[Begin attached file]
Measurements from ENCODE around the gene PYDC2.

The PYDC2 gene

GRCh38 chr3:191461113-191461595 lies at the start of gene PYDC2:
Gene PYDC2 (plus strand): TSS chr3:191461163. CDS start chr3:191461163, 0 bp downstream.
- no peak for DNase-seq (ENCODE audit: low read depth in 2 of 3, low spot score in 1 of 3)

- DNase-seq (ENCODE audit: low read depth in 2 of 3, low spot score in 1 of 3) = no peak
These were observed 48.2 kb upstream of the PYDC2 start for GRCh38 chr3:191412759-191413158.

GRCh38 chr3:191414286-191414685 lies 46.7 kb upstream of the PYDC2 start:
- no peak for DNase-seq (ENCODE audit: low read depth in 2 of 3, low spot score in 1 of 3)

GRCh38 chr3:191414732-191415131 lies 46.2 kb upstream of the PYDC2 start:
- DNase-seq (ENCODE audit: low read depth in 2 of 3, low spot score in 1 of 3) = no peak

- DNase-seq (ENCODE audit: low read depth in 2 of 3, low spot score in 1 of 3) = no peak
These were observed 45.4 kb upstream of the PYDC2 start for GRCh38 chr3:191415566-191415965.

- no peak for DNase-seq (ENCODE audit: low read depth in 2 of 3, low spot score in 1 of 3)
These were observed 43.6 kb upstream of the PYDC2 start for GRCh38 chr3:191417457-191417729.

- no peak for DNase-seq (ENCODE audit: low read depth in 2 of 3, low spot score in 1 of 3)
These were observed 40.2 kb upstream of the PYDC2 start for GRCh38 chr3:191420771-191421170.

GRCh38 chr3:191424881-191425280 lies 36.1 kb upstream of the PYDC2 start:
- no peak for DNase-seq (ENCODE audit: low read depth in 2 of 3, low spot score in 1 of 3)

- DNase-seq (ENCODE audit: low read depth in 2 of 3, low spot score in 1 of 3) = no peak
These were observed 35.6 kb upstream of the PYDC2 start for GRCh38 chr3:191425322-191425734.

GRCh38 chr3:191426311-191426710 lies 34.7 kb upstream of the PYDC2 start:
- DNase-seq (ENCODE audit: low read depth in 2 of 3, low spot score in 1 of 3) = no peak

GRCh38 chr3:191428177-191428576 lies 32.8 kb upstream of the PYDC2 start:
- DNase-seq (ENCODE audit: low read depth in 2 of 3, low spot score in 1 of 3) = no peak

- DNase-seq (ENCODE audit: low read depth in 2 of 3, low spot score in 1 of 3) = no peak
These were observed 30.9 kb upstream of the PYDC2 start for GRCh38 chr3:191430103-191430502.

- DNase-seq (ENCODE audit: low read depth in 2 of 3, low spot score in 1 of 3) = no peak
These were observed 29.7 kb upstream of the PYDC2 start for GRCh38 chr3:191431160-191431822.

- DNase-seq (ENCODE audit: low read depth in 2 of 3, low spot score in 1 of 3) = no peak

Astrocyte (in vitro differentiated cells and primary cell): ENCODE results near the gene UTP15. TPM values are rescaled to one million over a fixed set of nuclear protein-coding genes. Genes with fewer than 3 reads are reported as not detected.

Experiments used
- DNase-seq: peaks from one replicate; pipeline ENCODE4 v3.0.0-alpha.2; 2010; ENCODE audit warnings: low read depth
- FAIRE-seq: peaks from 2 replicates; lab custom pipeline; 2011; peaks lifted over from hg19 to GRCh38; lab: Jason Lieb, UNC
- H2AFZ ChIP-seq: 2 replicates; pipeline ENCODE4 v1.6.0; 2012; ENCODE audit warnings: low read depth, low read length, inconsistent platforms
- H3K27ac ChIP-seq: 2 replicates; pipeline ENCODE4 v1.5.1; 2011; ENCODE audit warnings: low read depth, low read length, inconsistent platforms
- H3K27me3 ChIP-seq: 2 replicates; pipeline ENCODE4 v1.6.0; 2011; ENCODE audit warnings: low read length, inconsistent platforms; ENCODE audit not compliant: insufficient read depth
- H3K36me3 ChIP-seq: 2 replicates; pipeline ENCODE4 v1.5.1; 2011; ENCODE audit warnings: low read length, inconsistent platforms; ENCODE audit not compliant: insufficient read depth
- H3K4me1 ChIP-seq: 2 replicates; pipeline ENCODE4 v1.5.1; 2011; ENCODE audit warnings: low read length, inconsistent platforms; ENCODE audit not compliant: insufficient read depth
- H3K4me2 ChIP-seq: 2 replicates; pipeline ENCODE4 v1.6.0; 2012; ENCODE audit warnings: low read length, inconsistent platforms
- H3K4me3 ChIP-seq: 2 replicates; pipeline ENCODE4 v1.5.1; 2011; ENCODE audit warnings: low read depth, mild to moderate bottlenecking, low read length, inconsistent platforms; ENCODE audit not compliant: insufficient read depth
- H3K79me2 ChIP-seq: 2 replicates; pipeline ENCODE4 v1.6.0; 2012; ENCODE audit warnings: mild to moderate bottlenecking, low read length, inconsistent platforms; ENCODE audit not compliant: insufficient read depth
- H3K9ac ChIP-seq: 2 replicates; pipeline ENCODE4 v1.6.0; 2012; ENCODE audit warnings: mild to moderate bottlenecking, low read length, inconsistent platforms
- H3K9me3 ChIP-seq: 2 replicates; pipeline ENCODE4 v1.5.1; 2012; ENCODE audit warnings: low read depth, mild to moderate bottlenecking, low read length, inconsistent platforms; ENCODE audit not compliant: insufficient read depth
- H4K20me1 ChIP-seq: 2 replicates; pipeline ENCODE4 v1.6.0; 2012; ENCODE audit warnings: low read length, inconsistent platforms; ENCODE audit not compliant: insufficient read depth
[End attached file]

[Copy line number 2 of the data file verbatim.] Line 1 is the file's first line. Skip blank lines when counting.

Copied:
The PYDC2 gene